Silken, glistening and delicious.
Every coastal town or city should have a fish and seafood restaurant like Riddle and Finns. In the years since the champagne and oyster bar first opened in the lanes it’s become something of a Brighton institution, with a loyal crowd of devoted customers and an enviable reputation.
The inspiration for the original Riddle and Finns in Meeting House Lane apparently came from the high-end liquor shops and oyster bars of New York and Paris.
There’s something deliciously decadent about the combination of fresh seafood, fine wines and fizz that really suits this city.
It’s no surprise there’s now a second branch, perfectly positioned in an archway slap bang on the seafront, with glorious sea views.
Of course friends have raved about the quality of the food and drinks at Riddles for years, yet I’d never eaten there myself until recently, heaven knows why. I love fish and sparkly wines of all varieties.
The restaurant has a style that really suits its beachfront location.
There’s an al fresco terrace which seats around 40 and the restaurant itself is tucked under an archway, so there’s a sweeping, rounded roof inside.
The layout is spread over a few floors and the wooden floors, pale walls, twinkly chandeliers and big windows help to create a sense of space and calm.
This is a very different look and feel to the original Riddles in Meeting House lane, which is much more like a fish mongers come bar, with low lighting, candles lit from morning until night in dramatic candelabras, white tiled walls, high stools and shared tables.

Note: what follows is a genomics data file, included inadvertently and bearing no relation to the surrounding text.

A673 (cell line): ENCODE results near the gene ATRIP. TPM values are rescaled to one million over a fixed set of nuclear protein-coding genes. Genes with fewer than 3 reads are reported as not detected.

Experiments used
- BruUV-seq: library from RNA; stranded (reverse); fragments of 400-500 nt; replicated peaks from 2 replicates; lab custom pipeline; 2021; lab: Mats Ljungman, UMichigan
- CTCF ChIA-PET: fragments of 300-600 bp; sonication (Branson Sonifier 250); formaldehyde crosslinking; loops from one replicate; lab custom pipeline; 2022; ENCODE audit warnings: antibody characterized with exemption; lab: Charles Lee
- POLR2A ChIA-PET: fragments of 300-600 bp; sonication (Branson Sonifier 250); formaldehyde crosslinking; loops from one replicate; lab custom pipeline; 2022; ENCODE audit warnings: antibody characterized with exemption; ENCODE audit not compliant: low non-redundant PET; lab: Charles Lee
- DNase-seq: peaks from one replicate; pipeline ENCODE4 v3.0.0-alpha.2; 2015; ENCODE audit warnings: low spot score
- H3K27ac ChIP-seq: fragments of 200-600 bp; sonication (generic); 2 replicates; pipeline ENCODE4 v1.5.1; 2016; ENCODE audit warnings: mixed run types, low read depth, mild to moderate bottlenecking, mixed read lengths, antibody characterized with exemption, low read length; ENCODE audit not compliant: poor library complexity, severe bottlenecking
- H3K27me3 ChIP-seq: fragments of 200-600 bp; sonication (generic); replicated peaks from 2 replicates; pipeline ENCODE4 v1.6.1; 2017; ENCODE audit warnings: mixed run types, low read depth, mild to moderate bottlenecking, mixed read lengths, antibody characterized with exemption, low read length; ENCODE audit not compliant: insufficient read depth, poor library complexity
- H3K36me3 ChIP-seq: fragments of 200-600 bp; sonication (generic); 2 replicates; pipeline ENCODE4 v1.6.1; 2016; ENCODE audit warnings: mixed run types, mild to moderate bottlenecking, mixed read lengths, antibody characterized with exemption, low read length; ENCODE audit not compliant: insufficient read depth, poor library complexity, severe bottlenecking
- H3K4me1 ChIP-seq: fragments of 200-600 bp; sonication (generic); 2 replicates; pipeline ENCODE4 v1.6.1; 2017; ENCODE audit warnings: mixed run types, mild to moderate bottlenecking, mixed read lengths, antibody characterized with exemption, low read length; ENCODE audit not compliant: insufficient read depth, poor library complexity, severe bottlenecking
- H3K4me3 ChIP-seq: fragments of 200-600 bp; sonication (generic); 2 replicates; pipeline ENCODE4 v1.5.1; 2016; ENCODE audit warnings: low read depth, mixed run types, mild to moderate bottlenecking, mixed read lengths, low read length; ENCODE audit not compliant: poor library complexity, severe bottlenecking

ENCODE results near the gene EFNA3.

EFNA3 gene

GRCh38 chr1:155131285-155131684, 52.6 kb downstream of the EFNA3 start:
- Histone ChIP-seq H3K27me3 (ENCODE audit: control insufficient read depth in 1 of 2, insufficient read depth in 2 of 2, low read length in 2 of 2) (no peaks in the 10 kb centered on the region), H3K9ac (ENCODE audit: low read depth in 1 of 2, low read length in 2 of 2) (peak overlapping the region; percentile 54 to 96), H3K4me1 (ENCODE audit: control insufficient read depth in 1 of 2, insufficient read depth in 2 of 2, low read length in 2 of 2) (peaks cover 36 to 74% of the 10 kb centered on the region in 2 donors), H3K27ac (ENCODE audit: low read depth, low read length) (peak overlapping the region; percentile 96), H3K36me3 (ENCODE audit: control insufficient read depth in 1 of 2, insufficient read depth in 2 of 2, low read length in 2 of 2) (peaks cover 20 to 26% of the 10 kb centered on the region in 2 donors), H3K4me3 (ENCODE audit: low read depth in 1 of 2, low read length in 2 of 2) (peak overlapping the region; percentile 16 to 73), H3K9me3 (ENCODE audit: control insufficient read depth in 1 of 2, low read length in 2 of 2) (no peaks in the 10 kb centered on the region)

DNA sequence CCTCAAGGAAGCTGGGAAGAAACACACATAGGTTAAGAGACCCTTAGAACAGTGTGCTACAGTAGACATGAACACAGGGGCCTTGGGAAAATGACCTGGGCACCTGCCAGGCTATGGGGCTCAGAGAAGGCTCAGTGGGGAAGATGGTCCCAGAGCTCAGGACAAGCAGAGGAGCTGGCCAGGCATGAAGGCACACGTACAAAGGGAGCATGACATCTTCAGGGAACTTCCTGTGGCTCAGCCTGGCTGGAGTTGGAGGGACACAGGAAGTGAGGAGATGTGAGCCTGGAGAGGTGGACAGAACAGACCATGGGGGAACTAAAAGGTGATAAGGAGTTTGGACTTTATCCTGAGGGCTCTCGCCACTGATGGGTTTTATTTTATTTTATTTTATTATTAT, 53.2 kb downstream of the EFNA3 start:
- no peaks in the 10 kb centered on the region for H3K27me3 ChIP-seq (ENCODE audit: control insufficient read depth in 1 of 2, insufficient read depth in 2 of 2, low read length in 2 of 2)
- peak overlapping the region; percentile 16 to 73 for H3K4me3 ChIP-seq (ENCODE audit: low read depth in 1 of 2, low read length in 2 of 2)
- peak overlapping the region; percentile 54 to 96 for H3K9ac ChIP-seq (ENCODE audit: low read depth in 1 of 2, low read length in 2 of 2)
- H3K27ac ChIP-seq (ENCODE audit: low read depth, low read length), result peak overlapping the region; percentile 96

At ground level there’s a lounge area with curved seating, where you can sip a pre or post-dinner cocktail if you so wish.
There’s also the kitchen straight ahead and a charming private dining room hidden away towards the back.
Upstairs is a dining area, as well as another set of stairs going up again that take you to another one facing the sea with a gorgeous arched window and a fabulous chandelier.
A table by the window for a spot of lunch is a sought-after position, I’m sure.
According to everything I’ve heard or read about Riddles, quality and sustainability is of paramount importance, which is reassuring. The fish comes directly off the boats from Brighton and Newhaven Fish Sales (BNFS) where freshness and provenance is guaranteed.
Excited about the meal ahead, my friend and I chose a table in the middle of the top dining room beneath the bid chandelier, where there’d be good lighting for the photos accompanying this article.
Our waitress brought us a basket of white rustic sourdough bread with three homemade dips: horseradish, garlic mayo and mackerel pate. They tasted really fresh and weren’t overpowering. Lovely to be given a variety of dips rather than just butter or oil and balsamic.
To celebrate my first visit to Riddles we ordered a glass each of the Court Garden Farm English sparkling wine from Sussex, plus two Loch Ryan Native oysters with lemon and shallot vinegar.
They were superb; some of the best oysters I’ve eaten without a doubt.
The bubbly was also a hit – crispy, not too dry and with biscuity overtones.
As a starter I chose the pan-fried Brighton scallops with lemon and parsley (£9.75), while my friend went for the ceviche (£8.75).
It’s also possible to have the scallops with chorizo and chilli, which can work really well, but I wanted something simpler.